More youth getting recommended vaccines

More and more American adolescents are getting recommended vaccines, according to a survey by the Centers for Disease Control and Prevention (CDC) out Monday.The findings come on the heels of a report last week that toddler vaccinations are on the rise as well, suggesting public concerns over vaccine safety are waning.

“I think that is very good news,” said Dr. Samir S. Shah, an associate professor of pediatrics at the University of Cincinnati College of Medicine, who was not linked to the work.

He said scientists and health officials have ramped up their efforts to promote vaccines and explain their risks and benefits.

The shots can cause swelling and soreness at the injection site, as well as mild fever in some cases. But serious side effects such as severe allergic reactions are very rare — less than one in a million, experts say.

And in late August, a review done by the prestigious Institute of Medicine found no evidence that vaccinations cause autism or diabetes, which some parents and a few researchers had worried might be the case.

“Parents are also becoming involved and participating in helping debunk some of the myths surrounding vaccines,” Shah told Reuters Health.

The new study, by Shannon Stokley and colleagues at the CDC in Atlanta, is based on more than 20,000 teens who agreed to let their doctors send their vaccination information to the researchers.

It shows DT or DTaP vaccinations — which protect against diphtheria, tetanus and whooping cough — climbed from 34 percent among children born in 1991 to 68 percent among those born in 1996.

Meningococcal vaccinations jumped from eight percent to 50 percent for kids born in 1993 and 1996, respectively. For girls, receipt of the human papillomavirus vaccine — which helps protect against genital warts and cervical cancer — was 11 percent for those born in 1994 and 31 percent for those born in 1996.

But there is still room for improvement, according to the CDC researchers.

“As encouraging as these results are, there remain many adolescents 13 years or older who have not yet received all the recommended vaccines,” they write in the Archives of Pediatric & Adolescent Medicine.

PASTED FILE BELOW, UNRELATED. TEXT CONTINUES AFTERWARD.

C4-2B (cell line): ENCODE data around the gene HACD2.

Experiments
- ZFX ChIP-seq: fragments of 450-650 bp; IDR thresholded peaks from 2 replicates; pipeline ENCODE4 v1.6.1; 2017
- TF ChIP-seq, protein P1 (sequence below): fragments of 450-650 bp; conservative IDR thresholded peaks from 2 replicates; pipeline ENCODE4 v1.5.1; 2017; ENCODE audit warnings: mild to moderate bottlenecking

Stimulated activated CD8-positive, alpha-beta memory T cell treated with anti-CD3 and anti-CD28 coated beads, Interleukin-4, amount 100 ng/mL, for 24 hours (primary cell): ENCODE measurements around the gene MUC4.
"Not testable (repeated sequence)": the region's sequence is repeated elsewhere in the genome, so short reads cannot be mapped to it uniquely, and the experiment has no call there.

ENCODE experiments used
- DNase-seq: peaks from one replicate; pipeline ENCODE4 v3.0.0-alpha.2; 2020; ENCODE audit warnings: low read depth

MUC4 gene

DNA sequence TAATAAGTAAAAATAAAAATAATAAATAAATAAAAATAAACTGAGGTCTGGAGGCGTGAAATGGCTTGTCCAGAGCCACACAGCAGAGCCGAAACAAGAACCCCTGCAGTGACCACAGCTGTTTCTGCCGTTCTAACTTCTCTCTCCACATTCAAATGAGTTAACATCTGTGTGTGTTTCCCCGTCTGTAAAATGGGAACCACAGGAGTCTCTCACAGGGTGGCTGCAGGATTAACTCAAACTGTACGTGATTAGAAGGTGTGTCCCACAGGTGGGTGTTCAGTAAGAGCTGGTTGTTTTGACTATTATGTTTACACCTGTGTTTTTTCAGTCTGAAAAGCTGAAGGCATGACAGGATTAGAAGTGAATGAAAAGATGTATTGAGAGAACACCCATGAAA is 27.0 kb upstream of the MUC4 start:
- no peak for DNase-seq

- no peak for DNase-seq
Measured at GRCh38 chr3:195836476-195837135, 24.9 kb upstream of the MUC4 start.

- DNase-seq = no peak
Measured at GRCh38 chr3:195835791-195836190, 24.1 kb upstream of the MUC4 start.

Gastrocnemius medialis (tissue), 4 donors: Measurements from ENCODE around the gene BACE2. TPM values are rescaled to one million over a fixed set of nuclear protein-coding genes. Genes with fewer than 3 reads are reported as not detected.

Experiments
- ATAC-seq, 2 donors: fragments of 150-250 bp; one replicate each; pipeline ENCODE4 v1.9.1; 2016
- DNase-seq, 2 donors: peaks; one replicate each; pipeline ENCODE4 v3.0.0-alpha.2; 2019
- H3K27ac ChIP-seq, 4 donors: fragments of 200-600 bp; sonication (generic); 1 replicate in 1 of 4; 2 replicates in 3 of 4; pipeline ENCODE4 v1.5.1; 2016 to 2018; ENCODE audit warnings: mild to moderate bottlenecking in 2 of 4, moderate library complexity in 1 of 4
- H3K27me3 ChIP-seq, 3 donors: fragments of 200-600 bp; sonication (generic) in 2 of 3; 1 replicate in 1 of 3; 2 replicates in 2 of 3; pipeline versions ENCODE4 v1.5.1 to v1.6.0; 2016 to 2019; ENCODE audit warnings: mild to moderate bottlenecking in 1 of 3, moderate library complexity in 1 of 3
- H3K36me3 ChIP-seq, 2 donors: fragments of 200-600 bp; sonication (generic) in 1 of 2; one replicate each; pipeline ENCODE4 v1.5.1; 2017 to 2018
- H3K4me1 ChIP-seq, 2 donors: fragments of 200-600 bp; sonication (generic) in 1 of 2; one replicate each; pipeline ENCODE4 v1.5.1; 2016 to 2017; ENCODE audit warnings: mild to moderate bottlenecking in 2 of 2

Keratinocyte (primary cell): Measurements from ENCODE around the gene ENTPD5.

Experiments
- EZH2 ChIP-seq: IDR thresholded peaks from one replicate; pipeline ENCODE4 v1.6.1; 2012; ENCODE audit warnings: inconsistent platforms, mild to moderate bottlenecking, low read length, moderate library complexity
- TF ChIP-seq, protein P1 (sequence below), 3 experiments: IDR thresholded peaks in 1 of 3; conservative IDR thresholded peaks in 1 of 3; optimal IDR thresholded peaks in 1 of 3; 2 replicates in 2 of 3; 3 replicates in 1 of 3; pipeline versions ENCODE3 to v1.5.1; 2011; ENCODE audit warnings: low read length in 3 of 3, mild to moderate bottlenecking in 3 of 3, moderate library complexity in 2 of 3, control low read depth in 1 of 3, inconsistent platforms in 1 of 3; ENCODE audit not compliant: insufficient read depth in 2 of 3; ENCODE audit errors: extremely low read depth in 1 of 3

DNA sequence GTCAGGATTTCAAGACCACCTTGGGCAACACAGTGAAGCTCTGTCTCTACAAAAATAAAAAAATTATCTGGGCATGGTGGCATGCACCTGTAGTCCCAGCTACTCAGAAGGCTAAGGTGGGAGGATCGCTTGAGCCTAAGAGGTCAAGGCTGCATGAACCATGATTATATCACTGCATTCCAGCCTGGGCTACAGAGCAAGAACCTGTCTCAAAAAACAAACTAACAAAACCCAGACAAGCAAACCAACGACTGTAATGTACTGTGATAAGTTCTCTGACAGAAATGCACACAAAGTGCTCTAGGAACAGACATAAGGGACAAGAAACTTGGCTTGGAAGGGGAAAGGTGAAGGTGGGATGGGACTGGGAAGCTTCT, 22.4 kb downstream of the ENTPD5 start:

More than half of 11- and 12-year-olds made a vaccination visit with the doctor, yet 20 percent didn’t receive the recommended TD or TDaP shots and 61 percent didn’t get the meningococcal vaccine.

Shah said recent outbreaks, such as the whooping cough epidemic that swept across California last year, show how important vaccines are.

“We have had serious outbreaks of vaccine-preventable diseases in the U.S.,” he said. “You have children dying from this.”

Much of the fear that has caused parents to skip recommended shots grew out of a 1998 report that linked 12 cases of autism to the measles, mumps and rubella vaccine.

Although the report has since been discredited and retracted, it sparked widespread fears of vaccines, followed by an uptick in disease outbreaks.

Shah said efforts by health experts to tone down those baseless worries seem to have had an impact. At this point, he added, doctors seeing young patients should make sure they have all the recommended vaccines. Those are free of charge, although the doctor’s visit is not. Even children with no health insurance can get the vaccines at no cost, from doctors participating in the CDC’s Vaccines for Children (VFC) program.

The CDC has more information on vaccines for teens and preteens at


NEW YORK (Reuters) – By Frederik JoelvingSOURCE: Archives of Pediatric & Adolescent Medicine, online September 5, 2011.


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